What is a Nobel Prize worth to Idun Pharmaceuticals?
The small San Diego company has an exclusive license on the discoveries by Massachusetts Institute of Technology scientist H. Robert Horvitz, including his breakthrough work on the "cell death" gene that on Monday won the Nobel Prize in medicine. Horvitz co-founded Idun, named for the Norse goddess of eternal youth, in 1994 to transform his science into medicines for heart attack, stroke and cancer.
The company, with just 55 employees, is several years and many millions of dollars from delivering a drug to patients. Harnessing the biology that controls cell death into a single pill has proved extraordinarily difficult. Persuading investors to back a visionary but risky technology that only recently has received attention from big pharmaceutical companies has been just as tough.
The privately held company is preparing to close a round of financing that took six months longer than expected and values the company at one-tenth the amount it commanded in 1999. Idun lost 20% of its employees in the last year because of a salary freeze implemented to conserve cash.
The company hopes that the Nobel Prize will assist its fund-raising efforts. "With this level of validation, hopefully, they will pay attention and realize this may be really important," said Chief Executive Steven J. Mento.
Still, there is evidence that even a Nobel Prize isn't a sure bet in biotechnology, where it takes many years to translate a laboratory observation into a mass-produced drug. Colorado-based Ribozyme Pharmaceuticals Inc. is testing a drug that uses Nobel Prize-winning cell-replication technology, but the company is out of favor with investors. Its shares closed Monday at 33 cents on Nasdaq.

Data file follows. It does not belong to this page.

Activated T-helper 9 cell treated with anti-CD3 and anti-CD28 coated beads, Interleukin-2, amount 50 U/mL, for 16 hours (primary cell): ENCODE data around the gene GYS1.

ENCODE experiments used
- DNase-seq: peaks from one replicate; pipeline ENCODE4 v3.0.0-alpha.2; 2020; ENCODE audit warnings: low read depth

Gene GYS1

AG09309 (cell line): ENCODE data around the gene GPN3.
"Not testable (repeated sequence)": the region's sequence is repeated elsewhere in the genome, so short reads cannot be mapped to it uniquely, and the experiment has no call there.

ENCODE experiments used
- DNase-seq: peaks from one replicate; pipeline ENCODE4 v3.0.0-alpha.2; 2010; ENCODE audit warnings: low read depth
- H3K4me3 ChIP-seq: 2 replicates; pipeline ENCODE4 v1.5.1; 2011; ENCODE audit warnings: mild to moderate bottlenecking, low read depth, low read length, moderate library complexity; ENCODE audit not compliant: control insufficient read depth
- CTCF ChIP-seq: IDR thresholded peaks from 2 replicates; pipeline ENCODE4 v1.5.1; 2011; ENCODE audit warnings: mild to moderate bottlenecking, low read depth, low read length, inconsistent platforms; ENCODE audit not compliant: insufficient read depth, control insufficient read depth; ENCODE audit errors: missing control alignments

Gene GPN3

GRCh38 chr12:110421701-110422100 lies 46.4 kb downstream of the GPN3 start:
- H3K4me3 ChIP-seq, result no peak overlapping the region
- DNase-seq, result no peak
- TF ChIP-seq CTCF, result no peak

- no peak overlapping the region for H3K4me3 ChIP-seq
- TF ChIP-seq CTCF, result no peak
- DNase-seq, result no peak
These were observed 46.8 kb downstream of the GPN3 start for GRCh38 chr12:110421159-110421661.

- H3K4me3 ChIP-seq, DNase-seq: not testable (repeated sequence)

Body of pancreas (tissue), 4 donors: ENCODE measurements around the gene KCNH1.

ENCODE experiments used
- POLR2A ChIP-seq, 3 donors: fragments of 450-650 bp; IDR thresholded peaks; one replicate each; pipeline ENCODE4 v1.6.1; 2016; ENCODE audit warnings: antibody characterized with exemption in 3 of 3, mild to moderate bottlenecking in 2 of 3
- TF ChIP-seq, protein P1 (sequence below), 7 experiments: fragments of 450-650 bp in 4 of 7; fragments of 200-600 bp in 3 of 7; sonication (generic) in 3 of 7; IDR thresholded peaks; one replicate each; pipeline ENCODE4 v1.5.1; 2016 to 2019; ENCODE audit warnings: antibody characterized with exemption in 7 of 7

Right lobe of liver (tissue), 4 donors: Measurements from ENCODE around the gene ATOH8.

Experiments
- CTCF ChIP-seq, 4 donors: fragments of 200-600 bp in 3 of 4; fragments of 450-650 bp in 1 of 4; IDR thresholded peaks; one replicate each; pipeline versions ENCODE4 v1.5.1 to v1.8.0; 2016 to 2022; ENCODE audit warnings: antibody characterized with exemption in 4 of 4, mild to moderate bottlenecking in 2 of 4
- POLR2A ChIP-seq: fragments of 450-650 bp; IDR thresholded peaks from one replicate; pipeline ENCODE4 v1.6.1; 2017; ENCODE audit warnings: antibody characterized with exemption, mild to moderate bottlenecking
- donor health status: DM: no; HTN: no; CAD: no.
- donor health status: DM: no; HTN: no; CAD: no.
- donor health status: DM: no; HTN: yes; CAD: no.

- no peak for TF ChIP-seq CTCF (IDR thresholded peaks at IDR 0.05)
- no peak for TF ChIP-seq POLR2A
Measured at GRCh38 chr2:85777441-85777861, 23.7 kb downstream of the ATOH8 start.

"It takes 10 to 15 years to go from cutting-edge research to drug development," said John McCamant of the Medical Technology Stock Letter in Berkeley. "A lot of things can happen when you take a drug from the laboratory to the human body."
Swiss pharmaceutical company Novartis ended a collaboration with Idun in 1998 after the companies found that a drug that appeared to prevent brain cell death in the laboratory would not work in people.
Idun's lead drug candidate is designed to prevent the death of cells damaged by liver disease. Mento said Idun chose liver disease because the company has the technology to direct cells to that organ. The drug is about to enter the second of three phases of human testing required by the Food and Drug Administration.
Idun, like many California biotechnology companies, was born of invention and frustration. Horvitz and co-founder John C. Reed formed the firm after big pharmaceutical companies rejected cell-death technologies as too risky.
"The Mercks, the Pfizers, they thought it was all too early stage, and they did not want to take the first steps," said Reed, president of the Burnham Institute, a San Diego-based cancer research center. "It was really out of that frustration that we decided to seek more open-minded investors."
The company has raised a total of about $75 million since its inception, with $15 million of that from venture capitalists and the rest from pharmaceutical companies such as Novartis.
Horvitz's discovery of the cell-death gene anchors an intellectual property portfolio that includes 100 patents related to the mechanisms that cause cells to commit suicide. Though Horvitz studied a worm, humans have a similar gene that triggers production of an enzyme that causes cells to die.
Horvitz is chairman of Idun's scientific advisory board and attends its board meetings, though he is not a corporate director. He belongs to a group of founders who will own less than 10% of the company when the latest round of financing is completed, probably before the end of the year.
Idun is using the technology in two ways. Relying on Horvitz's expertise, it is developing drugs to halt the death of cells threatened by injury or disease. It also is developing drugs that hasten the death of cancer cells, Reed's specialty.